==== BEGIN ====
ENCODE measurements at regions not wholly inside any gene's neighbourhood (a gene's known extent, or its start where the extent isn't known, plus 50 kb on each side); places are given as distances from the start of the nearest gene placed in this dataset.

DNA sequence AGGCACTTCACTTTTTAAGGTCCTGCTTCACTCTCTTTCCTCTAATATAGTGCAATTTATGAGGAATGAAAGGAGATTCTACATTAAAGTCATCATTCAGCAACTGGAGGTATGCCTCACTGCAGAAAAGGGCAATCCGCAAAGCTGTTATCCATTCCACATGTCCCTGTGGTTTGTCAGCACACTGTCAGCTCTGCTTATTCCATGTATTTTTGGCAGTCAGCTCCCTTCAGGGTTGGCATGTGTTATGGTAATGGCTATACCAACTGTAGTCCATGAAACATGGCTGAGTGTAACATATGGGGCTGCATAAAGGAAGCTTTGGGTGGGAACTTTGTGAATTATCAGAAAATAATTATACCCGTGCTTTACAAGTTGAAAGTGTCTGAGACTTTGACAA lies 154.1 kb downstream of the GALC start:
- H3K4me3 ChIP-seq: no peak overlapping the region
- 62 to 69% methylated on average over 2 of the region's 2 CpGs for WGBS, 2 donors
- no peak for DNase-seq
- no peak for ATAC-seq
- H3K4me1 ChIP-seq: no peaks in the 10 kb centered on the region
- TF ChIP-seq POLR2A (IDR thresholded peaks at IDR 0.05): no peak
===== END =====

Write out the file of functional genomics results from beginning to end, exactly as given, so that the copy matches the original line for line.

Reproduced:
ENCODE measurements at regions not wholly inside any gene's neighbourhood (a gene's known extent, or its start where the extent isn't known, plus 50 kb on each side); places are given as distances from the start of the nearest gene placed in this dataset.

DNA sequence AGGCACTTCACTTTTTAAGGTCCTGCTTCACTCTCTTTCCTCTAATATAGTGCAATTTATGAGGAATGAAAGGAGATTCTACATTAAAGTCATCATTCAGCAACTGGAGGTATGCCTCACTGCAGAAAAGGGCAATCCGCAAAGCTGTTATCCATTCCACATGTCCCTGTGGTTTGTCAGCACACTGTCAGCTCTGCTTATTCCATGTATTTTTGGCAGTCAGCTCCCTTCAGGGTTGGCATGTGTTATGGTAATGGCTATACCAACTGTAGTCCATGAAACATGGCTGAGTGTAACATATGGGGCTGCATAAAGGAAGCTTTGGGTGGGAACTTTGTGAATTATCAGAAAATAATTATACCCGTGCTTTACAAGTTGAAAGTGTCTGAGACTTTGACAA lies 154.1 kb downstream of the GALC start:
- H3K4me3 ChIP-seq: no peak overlapping the region
- 62 to 69% methylated on average over 2 of the region's 2 CpGs for WGBS, 2 donors
- no peak for DNase-seq
- no peak for ATAC-seq
- H3K4me1 ChIP-seq: no peaks in the 10 kb centered on the region
- TF ChIP-seq POLR2A (IDR thresholded peaks at IDR 0.05): no peak